Love in a Silent World
Love in a Silent World” is an article explaining some deaf histories and deaf cultures by describing the backgrounds of a young deaf couple, Mike and Monica. Mike, a Gallaudet college sophomore, is a “manualist”, meaning that he “does not speak” and that he only communicates “through sign language”. Monica, a Gallaudet college freshman, on the other hand, is an “oralist”, which tells people that she has learned “speech and lipreading” and that she used to be forbidden to communicate with others through sign language.
Even though Mike and Monica are both deaf, they are very distinct from each other. In fact, Mike and Monica were lucky to have the opportunity to learn sign language because American Sign Language didn’t even existed in the past. American Sign Language was created after decades of which Charles Michel, a French Catholic cleric, founded the first public school for the deaf in the mid-18 century in Paris. Many people, at first, thought that deaf people must learn speech and lipreading.
It wasn’t until the rise of a concept called Total Communication of the mid-70s, which encourages “an integrated combination of speech, lipreading, hearing aids and sign language”, that sign language gradually became popular. Unfortunately, the argument of whether deaf people should learn lipreading or sign language has already formed two sides of “the War of Methods”, resulting the debates between manualists and oralists, until now. Of course, there are several reasons that oralism can prevail for many generations.
First of all, it’s easier for oralists than manualists to participate in the world where most people communicate with speech. For instance, when there’s no translator in a class with a hearing teacher, oralists are much more capable of learning the course than manualists. Secondly, oralists actually get to experience things when they learn to “grasp the meanings of words”. Children, as a result, develop their interests in learning languages. Although oralism has its advantages indeed, it, too, has some drawbacks. People have to “watch the tongue, the throat, …the teeth [and the lips]” at the same time when lipreading.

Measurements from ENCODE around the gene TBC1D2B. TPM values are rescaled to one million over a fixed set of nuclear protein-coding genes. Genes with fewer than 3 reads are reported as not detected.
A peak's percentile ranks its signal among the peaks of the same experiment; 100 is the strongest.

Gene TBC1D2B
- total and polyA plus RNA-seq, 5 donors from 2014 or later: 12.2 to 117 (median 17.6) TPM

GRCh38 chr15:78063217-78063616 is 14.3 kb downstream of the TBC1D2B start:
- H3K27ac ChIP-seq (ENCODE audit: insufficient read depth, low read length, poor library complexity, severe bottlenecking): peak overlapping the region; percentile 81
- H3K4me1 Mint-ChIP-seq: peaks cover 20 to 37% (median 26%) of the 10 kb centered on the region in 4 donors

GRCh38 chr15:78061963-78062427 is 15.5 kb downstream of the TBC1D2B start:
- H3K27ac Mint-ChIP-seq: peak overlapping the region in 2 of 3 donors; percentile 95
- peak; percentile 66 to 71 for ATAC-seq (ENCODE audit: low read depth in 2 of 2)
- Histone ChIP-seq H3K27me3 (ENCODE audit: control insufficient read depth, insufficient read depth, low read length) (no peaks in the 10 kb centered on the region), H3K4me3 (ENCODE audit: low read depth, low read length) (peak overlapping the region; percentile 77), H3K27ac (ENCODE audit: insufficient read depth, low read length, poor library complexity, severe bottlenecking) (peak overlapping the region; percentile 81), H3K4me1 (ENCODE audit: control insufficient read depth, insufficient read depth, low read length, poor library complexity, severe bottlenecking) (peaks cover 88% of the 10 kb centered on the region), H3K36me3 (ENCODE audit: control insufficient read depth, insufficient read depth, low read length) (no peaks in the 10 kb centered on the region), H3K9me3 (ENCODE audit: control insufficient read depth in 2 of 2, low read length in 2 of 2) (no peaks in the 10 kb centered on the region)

Meanwhile, there are many words, like bed, mad, pad, mat, bat, pat, met, bet, and pet, etc, that look alike when pronouncing. Lipreading is limited by mumblings, bad light, distance, and mustaches. Besides, fewer than 10% of profoundly deaf people can imitate speech sounds. Those deaf people who can speak “either have some residual hearing or become deaf after they learned to talk. ” Because the process of learning speech takes too long for deaf children, their communication skills during young age are greatly affect. Manualists claim that manualism is better due to the following points.
Firstly, manualists lead their daily lives without much inconvenience. Teletypewriters enable deaf people talk to each other on phone. Light bulbs can function as an alarm clock. Doorbell flashers are as useful as any normal doorbell. Furthermore, deaf families can watch different TV programs at the same time and not distract each other at all. Secondly, since it’s easier for babies to control their hands than “the muscles of mouths”, the process of building vocabularies is even faster than hearing children when young.
Most importantly, if the parents are both deaf, deaf children have much better communication with their parents through signing. Unlike those deaf children whose parents are hearing, manual children talk to their parents without language barriers. However, as oralists argue, manualism makes an “invisible handicap visible”; it takes away deaf people’s possibilities to fit into the mainstream society, [isolates] them from the hearing”. Therefore, manualism, like oralism, has both benefits and disadvantages for deaf people to concern.
Before I’ve read this article, there are simply many things that I didn’t even think of. I didn’t notice the difference between a deaf person, who “grows up in an oral environment, never having met or talked with Deaf people”, and a Deaf person, who are more familiar with sign language since he/she was born. To me, there used to be only deaf people, who are not hearing. I had never deeply pondered about the feelings of a person who lost his/her hearing ability after he/she already touched the beauty of sounds, of music.
Also, I had never wanted to ask myself if I were deaf, I would prefer to born deaf or hearing, to learn speech or sign. These are still questions I’m not able to answer right now, but, at least, this article motivates me to learn more about the challenges deaf people face each day, the joy they gain while being able to communicate, and the unique background even between each deaf person. This article makes me more grateful of what I have as a hearing person and of the fact that I may be able to befriend with deaf people in the future because I am learning American Sign Language now.
Most importantly, when I read this article, the united spirit within the deaf community greatly surprises me. I’m amazed to see that some deaf people not only form “deaf athletic teams” but also found “deaf social clubs, deaf churches, … [and] deaf senior citizens’ homes”, etc. Deaf people take care of each other in a way that some other minorities, such as blind people, cannot accomplish. Therefore, reading this article makes me strongly admire deaf people as well as helping me gain more knowledge about the deaf culture. Overall, I’m glad that I have the chance to read “Love in a Silent World”.